A New Year
under a canopy tent, thousands step and twirl and skip in sync, silks flailing, skirts swishing, jeans scraping. Bare, pedicured, bejeweled feet alongside Nikes and Timberlands hit the carpet for just a moment before the next step takes over, picking up speed with each beat of the drums and the melodious sounds and high pitches of home. Here, in suburban New Jersey, the 7-Eleven cashier and Amoco gas station attendant become dancing kings with whom bankers and computer programmers struggle to keep pace.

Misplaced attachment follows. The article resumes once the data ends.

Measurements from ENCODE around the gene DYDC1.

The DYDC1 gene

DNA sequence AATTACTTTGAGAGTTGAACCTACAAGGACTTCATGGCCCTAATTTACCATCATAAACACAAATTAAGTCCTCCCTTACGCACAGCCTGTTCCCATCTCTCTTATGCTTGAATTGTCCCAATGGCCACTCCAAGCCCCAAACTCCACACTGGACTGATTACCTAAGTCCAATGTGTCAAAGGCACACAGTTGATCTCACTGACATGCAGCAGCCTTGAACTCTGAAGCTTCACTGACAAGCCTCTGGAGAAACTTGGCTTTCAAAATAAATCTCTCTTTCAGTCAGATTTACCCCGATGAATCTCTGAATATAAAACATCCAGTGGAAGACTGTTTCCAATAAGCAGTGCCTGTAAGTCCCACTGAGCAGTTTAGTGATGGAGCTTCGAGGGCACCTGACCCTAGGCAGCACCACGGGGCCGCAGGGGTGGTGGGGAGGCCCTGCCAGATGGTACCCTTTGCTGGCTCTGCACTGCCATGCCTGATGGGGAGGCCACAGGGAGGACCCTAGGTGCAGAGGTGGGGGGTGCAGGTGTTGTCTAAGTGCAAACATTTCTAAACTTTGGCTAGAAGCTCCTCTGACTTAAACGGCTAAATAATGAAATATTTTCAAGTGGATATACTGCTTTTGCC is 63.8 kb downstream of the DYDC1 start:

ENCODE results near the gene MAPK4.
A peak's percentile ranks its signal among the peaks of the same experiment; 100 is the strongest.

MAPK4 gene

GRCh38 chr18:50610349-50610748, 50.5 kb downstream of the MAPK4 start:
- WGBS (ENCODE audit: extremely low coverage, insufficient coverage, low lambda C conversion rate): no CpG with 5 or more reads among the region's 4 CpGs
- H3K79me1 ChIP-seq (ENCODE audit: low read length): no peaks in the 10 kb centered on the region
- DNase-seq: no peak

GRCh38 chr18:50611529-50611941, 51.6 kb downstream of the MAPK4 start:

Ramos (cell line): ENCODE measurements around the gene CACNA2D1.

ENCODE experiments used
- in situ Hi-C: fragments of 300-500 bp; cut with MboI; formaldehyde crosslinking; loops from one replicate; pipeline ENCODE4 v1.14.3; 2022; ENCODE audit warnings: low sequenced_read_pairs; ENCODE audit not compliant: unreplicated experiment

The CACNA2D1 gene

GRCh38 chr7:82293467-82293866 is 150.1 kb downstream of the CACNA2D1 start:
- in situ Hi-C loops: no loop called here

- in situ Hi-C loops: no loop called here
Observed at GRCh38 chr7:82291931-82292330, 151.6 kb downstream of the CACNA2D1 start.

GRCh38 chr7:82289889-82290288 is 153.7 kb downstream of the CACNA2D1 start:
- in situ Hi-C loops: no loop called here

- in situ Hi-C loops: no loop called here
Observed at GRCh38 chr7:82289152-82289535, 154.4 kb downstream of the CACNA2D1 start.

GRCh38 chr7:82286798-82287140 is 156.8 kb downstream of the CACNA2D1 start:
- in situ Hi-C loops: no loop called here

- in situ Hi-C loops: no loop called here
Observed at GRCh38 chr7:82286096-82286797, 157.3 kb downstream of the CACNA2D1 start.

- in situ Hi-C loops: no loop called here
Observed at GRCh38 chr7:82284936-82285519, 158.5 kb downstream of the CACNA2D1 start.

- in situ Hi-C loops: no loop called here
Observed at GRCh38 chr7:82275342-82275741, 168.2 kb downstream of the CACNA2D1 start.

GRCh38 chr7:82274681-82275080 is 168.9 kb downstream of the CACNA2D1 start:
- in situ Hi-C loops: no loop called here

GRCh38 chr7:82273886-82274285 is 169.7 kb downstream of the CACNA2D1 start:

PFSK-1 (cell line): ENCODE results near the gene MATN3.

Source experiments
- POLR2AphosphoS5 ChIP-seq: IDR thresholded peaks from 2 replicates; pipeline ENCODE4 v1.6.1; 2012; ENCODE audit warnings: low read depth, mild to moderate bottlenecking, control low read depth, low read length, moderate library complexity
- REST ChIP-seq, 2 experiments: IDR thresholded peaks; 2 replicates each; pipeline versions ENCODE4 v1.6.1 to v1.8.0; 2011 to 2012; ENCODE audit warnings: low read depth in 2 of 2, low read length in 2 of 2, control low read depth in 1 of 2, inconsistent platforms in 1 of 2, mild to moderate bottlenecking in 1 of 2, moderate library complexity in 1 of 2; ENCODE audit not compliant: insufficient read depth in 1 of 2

It is the night of October 7,2000, one of the nights of Navratri, a Hindu festival commemorating good's conquest of evil. The tent's canvas walls encompass a heated area three times the size of a football field but can't keep the crowds within from shivering or blowing clouds as they breathe and speak. The teenagers with their North Face puffy jackets keep them on as they dance, brown faces eventually dripping with sweat, arms pumping out of the thick material of their outerwear. To stay